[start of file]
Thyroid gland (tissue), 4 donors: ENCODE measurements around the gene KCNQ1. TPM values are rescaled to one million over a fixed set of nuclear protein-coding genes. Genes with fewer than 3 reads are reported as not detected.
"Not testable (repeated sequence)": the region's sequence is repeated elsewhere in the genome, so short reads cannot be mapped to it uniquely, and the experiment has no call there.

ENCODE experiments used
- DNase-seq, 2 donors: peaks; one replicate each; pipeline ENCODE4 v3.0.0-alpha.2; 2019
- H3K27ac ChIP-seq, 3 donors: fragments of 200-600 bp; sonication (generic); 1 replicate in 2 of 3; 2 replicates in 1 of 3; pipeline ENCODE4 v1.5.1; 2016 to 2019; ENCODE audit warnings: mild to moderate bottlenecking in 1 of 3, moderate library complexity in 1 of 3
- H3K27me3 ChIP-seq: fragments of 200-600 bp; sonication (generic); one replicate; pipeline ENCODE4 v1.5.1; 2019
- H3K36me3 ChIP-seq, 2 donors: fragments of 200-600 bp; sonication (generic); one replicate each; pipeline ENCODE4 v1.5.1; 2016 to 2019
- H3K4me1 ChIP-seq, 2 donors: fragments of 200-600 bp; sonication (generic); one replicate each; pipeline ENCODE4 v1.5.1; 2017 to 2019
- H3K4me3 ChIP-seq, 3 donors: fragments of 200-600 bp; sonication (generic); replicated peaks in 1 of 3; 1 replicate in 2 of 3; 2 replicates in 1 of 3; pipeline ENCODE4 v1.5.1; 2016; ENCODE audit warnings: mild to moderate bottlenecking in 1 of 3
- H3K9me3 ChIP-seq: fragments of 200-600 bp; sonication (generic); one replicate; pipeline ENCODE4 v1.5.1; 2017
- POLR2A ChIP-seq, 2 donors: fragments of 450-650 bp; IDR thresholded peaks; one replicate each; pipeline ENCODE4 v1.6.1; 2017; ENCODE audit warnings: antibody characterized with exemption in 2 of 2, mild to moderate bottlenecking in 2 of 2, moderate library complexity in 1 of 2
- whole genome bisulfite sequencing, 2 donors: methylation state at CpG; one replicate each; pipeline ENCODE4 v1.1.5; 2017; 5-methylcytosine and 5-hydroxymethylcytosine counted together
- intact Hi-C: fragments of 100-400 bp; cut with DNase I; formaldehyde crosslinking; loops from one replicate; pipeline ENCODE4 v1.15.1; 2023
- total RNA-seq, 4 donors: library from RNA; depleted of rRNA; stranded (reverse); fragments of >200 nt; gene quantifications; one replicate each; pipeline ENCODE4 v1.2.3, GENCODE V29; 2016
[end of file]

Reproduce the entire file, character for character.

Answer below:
Thyroid gland (tissue), 4 donors: ENCODE measurements around the gene KCNQ1. TPM values are rescaled to one million over a fixed set of nuclear protein-coding genes. Genes with fewer than 3 reads are reported as not detected.
"Not testable (repeated sequence)": the region's sequence is repeated elsewhere in the genome, so short reads cannot be mapped to it uniquely, and the experiment has no call there.

ENCODE experiments used
- DNase-seq, 2 donors: peaks; one replicate each; pipeline ENCODE4 v3.0.0-alpha.2; 2019
- H3K27ac ChIP-seq, 3 donors: fragments of 200-600 bp; sonication (generic); 1 replicate in 2 of 3; 2 replicates in 1 of 3; pipeline ENCODE4 v1.5.1; 2016 to 2019; ENCODE audit warnings: mild to moderate bottlenecking in 1 of 3, moderate library complexity in 1 of 3
- H3K27me3 ChIP-seq: fragments of 200-600 bp; sonication (generic); one replicate; pipeline ENCODE4 v1.5.1; 2019
- H3K36me3 ChIP-seq, 2 donors: fragments of 200-600 bp; sonication (generic); one replicate each; pipeline ENCODE4 v1.5.1; 2016 to 2019
- H3K4me1 ChIP-seq, 2 donors: fragments of 200-600 bp; sonication (generic); one replicate each; pipeline ENCODE4 v1.5.1; 2017 to 2019
- H3K4me3 ChIP-seq, 3 donors: fragments of 200-600 bp; sonication (generic); replicated peaks in 1 of 3; 1 replicate in 2 of 3; 2 replicates in 1 of 3; pipeline ENCODE4 v1.5.1; 2016; ENCODE audit warnings: mild to moderate bottlenecking in 1 of 3
- H3K9me3 ChIP-seq: fragments of 200-600 bp; sonication (generic); one replicate; pipeline ENCODE4 v1.5.1; 2017
- POLR2A ChIP-seq, 2 donors: fragments of 450-650 bp; IDR thresholded peaks; one replicate each; pipeline ENCODE4 v1.6.1; 2017; ENCODE audit warnings: antibody characterized with exemption in 2 of 2, mild to moderate bottlenecking in 2 of 2, moderate library complexity in 1 of 2
- whole genome bisulfite sequencing, 2 donors: methylation state at CpG; one replicate each; pipeline ENCODE4 v1.1.5; 2017; 5-methylcytosine and 5-hydroxymethylcytosine counted together
- intact Hi-C: fragments of 100-400 bp; cut with DNase I; formaldehyde crosslinking; loops from one replicate; pipeline ENCODE4 v1.15.1; 2023
- total RNA-seq, 4 donors: library from RNA; depleted of rRNA; stranded (reverse); fragments of >200 nt; gene quantifications; one replicate each; pipeline ENCODE4 v1.2.3, GENCODE V29; 2016